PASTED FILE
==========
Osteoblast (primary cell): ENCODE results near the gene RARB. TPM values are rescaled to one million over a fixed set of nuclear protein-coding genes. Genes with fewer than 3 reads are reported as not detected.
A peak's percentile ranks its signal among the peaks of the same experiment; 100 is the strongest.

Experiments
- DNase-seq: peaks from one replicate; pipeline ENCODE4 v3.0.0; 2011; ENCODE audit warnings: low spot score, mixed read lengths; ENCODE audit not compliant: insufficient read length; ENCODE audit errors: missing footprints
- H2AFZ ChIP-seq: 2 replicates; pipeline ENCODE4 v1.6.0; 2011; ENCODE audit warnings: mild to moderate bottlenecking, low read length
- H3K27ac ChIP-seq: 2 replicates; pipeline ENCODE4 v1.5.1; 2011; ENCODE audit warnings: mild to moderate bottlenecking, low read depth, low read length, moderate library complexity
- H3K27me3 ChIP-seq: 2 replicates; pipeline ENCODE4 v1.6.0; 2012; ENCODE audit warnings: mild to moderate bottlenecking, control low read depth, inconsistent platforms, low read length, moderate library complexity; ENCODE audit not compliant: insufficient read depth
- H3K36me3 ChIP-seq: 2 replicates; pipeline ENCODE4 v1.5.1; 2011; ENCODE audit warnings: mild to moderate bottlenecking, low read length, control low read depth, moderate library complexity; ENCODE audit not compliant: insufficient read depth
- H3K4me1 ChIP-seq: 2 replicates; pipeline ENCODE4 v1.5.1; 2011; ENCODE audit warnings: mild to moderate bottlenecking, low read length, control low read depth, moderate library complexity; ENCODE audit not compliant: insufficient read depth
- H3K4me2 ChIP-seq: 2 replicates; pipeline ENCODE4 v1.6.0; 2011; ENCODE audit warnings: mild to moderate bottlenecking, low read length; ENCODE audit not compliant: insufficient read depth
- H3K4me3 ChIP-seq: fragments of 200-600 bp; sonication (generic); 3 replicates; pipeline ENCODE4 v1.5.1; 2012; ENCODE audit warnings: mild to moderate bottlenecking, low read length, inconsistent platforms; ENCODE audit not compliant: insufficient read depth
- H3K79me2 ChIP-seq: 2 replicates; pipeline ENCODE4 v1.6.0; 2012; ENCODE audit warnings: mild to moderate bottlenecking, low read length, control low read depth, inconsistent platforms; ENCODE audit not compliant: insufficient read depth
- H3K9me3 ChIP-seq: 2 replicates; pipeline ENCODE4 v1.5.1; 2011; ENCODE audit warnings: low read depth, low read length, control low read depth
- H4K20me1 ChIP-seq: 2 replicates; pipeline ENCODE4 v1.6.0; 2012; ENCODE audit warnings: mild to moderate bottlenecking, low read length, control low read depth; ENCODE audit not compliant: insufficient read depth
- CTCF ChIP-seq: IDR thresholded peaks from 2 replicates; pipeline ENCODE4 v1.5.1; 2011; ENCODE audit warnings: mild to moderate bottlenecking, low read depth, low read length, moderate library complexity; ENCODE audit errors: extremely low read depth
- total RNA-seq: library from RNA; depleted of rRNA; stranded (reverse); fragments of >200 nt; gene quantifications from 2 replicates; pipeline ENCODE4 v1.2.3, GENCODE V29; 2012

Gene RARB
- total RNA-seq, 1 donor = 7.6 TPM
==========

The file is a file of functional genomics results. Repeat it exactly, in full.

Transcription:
Osteoblast (primary cell): ENCODE results near the gene RARB. TPM values are rescaled to one million over a fixed set of nuclear protein-coding genes. Genes with fewer than 3 reads are reported as not detected.
A peak's percentile ranks its signal among the peaks of the same experiment; 100 is the strongest.

Experiments
- DNase-seq: peaks from one replicate; pipeline ENCODE4 v3.0.0; 2011; ENCODE audit warnings: low spot score, mixed read lengths; ENCODE audit not compliant: insufficient read length; ENCODE audit errors: missing footprints
- H2AFZ ChIP-seq: 2 replicates; pipeline ENCODE4 v1.6.0; 2011; ENCODE audit warnings: mild to moderate bottlenecking, low read length
- H3K27ac ChIP-seq: 2 replicates; pipeline ENCODE4 v1.5.1; 2011; ENCODE audit warnings: mild to moderate bottlenecking, low read depth, low read length, moderate library complexity
- H3K27me3 ChIP-seq: 2 replicates; pipeline ENCODE4 v1.6.0; 2012; ENCODE audit warnings: mild to moderate bottlenecking, control low read depth, inconsistent platforms, low read length, moderate library complexity; ENCODE audit not compliant: insufficient read depth
- H3K36me3 ChIP-seq: 2 replicates; pipeline ENCODE4 v1.5.1; 2011; ENCODE audit warnings: mild to moderate bottlenecking, low read length, control low read depth, moderate library complexity; ENCODE audit not compliant: insufficient read depth
- H3K4me1 ChIP-seq: 2 replicates; pipeline ENCODE4 v1.5.1; 2011; ENCODE audit warnings: mild to moderate bottlenecking, low read length, control low read depth, moderate library complexity; ENCODE audit not compliant: insufficient read depth
- H3K4me2 ChIP-seq: 2 replicates; pipeline ENCODE4 v1.6.0; 2011; ENCODE audit warnings: mild to moderate bottlenecking, low read length; ENCODE audit not compliant: insufficient read depth
- H3K4me3 ChIP-seq: fragments of 200-600 bp; sonication (generic); 3 replicates; pipeline ENCODE4 v1.5.1; 2012; ENCODE audit warnings: mild to moderate bottlenecking, low read length, inconsistent platforms; ENCODE audit not compliant: insufficient read depth
- H3K79me2 ChIP-seq: 2 replicates; pipeline ENCODE4 v1.6.0; 2012; ENCODE audit warnings: mild to moderate bottlenecking, low read length, control low read depth, inconsistent platforms; ENCODE audit not compliant: insufficient read depth
- H3K9me3 ChIP-seq: 2 replicates; pipeline ENCODE4 v1.5.1; 2011; ENCODE audit warnings: low read depth, low read length, control low read depth
- H4K20me1 ChIP-seq: 2 replicates; pipeline ENCODE4 v1.6.0; 2012; ENCODE audit warnings: mild to moderate bottlenecking, low read length, control low read depth; ENCODE audit not compliant: insufficient read depth
- CTCF ChIP-seq: IDR thresholded peaks from 2 replicates; pipeline ENCODE4 v1.5.1; 2011; ENCODE audit warnings: mild to moderate bottlenecking, low read depth, low read length, moderate library complexity; ENCODE audit errors: extremely low read depth
- total RNA-seq: library from RNA; depleted of rRNA; stranded (reverse); fragments of >200 nt; gene quantifications from 2 replicates; pipeline ENCODE4 v1.2.3, GENCODE V29; 2012

Gene RARB
- total RNA-seq, 1 donor = 7.6 TPM